Project description:Griseofulvin (7-chloro-2',4,6-trimethoxy-6'-methylspiro[benzofuran-2(3H),1'-cyclohexene]-3,4'-dione) induces aggregation of microtubule protein at 0 degrees C. This aggregate contains approx. 90% of the microtubule-associated proteins originally present in the microtubule protein. The supernatant obtained after removal of the griseofulvin-induced aggregate does not form microtubules on warming at 37 degrees C. Addition of the griseofulvin-aggregated protein to this supernatant and warming to 37 degrees C gives rise to a limited amount of microtubule assembly. The possible involvement of griseofulvin-induced aggregation of microtubule protein at 0 degrees C in the inhibition by griseofulvin of microtubule assembly in vitro is discussed.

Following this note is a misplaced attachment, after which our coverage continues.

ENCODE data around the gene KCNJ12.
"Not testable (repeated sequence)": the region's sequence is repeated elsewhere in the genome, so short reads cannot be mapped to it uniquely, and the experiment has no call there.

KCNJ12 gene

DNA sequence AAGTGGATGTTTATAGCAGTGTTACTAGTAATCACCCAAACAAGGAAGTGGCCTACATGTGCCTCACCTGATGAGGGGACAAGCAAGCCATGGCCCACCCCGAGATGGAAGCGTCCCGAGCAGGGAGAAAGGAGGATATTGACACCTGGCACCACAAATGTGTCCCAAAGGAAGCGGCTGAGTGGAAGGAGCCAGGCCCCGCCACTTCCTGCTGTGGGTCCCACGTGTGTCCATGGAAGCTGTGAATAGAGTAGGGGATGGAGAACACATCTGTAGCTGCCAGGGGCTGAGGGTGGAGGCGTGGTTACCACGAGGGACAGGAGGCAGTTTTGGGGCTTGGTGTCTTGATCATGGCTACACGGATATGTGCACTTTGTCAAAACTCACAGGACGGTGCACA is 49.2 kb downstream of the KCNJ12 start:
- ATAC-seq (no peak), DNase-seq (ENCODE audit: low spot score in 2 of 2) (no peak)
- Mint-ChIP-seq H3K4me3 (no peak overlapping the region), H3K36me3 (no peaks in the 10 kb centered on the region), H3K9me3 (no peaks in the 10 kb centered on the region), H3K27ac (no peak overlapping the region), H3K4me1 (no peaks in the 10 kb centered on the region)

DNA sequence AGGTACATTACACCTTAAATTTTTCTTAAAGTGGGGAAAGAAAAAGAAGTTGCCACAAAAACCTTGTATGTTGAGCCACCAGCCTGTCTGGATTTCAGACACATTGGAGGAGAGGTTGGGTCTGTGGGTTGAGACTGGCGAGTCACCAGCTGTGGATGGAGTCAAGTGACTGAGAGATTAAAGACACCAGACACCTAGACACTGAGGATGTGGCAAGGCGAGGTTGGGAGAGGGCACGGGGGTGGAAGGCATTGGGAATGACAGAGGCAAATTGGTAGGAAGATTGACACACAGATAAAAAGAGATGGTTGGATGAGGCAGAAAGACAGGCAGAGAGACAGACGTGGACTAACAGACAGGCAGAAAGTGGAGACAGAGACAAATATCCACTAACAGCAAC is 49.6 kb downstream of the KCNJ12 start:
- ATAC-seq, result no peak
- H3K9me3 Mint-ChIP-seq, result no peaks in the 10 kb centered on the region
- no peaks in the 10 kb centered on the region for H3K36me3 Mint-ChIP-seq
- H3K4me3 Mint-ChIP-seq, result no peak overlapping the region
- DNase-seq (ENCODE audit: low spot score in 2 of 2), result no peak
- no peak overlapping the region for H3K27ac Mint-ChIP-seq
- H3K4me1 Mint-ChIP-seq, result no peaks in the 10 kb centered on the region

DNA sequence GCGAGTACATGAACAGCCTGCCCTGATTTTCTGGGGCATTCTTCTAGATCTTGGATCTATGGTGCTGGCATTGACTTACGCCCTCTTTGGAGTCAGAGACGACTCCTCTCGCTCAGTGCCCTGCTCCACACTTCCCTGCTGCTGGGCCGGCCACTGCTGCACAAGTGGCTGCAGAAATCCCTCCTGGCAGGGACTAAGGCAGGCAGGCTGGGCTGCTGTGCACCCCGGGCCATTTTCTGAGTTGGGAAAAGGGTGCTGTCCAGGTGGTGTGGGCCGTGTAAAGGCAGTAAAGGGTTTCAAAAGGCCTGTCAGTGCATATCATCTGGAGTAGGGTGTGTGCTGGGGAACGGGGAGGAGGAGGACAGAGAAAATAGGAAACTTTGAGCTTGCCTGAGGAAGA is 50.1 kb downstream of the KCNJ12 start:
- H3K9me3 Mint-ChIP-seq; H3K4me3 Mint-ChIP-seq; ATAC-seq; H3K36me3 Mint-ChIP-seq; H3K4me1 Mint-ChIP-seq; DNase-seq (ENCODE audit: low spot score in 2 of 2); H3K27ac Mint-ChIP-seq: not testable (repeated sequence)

Project description:Feeding mice with griseofulvin, a widely used anti-fungal agent which induces protoporphyria as a side-effect, leads to the formation in the liver of two green pigments which have been shown to be porphyrin adducts. In this work, the major porphyrin adduct isolated from the livers of griseofulvin-fed mice has been characterized structurally using one- and two-dimensional NMR spectroscopy. The adduct was shown to be an N-alkylated protoporphyrin IX in which the whole of griseofulvin (less a hydrogen atom) is attached to a pyrrole ring nitrogen of the porphyrin. It was shown that the drug-to-porphyrin linkage is an an -O-CH2-Npyrrole = linkage, to either the 4- or 6-position of ring a of griseofulvin. In an attempt to identify which pyrrole nitrogen is involved in this linkage, the 1H spectra of the free base and zinc complex of the adduct were compared with the corresponding spectra of the four regioisomers of N-methylprotoporphyrin. These comparisons indicated that the adduct isolated from the livers of griseofulvin-fed mice is either the NC or the ND regioisomer, although a clear distinction between these two could not be made on the available evidence. The mechanism of formation of the adduct and its relation to griseofulvin-induced protoporphyria are discussed.